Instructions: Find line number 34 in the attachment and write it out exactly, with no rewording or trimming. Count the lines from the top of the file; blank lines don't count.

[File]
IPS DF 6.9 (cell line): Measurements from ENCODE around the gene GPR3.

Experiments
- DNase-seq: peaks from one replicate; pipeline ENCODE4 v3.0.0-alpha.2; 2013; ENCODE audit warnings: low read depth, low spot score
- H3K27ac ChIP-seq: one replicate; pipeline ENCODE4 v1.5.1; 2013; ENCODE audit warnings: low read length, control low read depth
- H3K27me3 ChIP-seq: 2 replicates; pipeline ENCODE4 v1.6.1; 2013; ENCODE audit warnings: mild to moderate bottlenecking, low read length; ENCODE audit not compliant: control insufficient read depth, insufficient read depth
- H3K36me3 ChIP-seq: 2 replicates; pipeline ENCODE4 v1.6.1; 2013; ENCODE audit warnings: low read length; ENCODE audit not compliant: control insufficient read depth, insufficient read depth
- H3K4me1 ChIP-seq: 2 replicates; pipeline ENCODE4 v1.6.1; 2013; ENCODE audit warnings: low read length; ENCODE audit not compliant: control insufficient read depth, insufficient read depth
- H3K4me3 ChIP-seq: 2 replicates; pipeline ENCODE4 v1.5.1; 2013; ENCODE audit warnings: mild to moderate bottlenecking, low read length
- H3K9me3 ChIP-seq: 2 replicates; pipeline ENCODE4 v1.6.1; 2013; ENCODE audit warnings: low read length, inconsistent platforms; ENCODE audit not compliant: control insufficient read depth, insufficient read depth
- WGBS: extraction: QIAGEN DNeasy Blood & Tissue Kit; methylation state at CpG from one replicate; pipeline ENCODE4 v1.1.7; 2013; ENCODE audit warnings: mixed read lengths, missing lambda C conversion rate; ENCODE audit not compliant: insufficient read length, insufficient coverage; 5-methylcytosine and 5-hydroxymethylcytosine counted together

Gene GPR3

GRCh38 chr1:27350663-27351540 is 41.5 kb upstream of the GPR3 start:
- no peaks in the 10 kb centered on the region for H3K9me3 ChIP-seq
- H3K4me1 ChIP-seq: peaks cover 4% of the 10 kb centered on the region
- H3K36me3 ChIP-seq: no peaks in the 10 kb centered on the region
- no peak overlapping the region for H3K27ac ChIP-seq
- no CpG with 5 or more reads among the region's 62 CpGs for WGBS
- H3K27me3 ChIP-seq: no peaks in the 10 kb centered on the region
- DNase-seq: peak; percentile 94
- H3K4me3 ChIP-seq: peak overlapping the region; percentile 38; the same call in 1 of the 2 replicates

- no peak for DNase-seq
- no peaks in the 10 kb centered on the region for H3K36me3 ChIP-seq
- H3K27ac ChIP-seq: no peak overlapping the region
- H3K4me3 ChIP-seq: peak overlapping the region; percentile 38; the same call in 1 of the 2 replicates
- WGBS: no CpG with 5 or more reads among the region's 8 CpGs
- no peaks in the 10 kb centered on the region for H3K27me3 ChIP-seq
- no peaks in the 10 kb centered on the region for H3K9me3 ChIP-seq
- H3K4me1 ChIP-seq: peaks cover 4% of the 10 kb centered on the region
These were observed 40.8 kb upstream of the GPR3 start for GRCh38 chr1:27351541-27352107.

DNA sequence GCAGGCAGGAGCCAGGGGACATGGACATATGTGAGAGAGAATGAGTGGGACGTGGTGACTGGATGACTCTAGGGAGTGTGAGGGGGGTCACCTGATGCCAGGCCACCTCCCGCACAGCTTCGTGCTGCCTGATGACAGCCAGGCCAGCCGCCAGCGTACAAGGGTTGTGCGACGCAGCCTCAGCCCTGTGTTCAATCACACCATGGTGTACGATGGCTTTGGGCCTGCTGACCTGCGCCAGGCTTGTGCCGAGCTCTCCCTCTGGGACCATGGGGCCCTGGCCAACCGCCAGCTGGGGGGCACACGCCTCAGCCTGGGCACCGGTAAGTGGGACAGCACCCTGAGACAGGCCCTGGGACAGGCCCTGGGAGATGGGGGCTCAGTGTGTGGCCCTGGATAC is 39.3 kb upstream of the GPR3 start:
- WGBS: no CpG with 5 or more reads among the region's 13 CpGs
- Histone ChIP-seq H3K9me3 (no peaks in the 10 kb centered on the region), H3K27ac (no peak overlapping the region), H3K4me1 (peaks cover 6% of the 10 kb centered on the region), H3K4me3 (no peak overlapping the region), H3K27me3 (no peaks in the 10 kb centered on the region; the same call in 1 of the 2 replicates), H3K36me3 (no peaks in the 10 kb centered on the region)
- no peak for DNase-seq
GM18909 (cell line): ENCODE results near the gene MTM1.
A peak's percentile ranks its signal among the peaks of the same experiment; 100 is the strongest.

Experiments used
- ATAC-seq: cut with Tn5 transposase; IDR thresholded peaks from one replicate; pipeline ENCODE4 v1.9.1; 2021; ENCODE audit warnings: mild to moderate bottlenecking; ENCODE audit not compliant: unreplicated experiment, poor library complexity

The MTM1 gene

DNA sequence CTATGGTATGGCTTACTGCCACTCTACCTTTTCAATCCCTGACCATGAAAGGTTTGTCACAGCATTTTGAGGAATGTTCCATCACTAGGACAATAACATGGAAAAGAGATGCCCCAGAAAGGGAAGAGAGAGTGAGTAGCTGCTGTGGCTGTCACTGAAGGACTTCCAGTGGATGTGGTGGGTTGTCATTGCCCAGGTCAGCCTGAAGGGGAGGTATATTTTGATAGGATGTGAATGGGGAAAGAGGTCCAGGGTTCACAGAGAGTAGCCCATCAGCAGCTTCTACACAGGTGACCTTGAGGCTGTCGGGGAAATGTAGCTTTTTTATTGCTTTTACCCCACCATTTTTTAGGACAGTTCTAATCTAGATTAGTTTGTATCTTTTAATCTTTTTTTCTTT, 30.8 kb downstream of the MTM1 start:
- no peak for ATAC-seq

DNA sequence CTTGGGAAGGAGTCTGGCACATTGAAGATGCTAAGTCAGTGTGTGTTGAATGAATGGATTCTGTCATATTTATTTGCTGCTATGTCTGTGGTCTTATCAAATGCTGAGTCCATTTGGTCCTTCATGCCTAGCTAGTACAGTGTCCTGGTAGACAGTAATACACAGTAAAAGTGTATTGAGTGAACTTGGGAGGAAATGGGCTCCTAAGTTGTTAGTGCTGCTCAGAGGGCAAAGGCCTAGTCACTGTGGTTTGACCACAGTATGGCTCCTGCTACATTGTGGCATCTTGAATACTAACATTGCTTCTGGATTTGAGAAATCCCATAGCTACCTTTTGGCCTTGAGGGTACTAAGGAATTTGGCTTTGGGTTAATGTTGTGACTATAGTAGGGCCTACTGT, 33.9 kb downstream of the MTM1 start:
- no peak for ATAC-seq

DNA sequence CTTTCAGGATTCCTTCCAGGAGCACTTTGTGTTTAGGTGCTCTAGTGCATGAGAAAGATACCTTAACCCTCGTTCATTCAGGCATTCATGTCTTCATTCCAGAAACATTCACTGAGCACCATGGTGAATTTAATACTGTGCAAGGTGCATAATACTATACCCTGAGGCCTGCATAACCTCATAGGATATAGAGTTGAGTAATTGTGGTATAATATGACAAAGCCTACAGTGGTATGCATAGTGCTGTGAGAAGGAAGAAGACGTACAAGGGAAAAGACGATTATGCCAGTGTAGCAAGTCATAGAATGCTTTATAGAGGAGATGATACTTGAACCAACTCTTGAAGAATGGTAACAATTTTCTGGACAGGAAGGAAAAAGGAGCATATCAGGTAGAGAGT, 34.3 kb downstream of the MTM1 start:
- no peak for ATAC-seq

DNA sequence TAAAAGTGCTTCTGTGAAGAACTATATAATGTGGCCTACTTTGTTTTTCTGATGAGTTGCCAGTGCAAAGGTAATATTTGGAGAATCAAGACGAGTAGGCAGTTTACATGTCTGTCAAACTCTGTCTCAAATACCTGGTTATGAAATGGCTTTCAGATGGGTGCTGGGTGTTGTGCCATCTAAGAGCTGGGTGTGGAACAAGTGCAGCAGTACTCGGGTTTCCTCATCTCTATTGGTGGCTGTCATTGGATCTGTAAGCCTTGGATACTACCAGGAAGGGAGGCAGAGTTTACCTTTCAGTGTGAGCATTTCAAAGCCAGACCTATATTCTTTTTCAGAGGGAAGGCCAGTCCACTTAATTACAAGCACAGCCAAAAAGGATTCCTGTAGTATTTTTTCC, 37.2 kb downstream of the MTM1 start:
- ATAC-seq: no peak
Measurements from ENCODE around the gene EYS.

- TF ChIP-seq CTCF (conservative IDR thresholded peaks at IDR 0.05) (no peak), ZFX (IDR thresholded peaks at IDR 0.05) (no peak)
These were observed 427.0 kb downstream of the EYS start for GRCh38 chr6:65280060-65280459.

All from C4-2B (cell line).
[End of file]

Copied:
GM18909 (cell line): ENCODE results near the gene MTM1.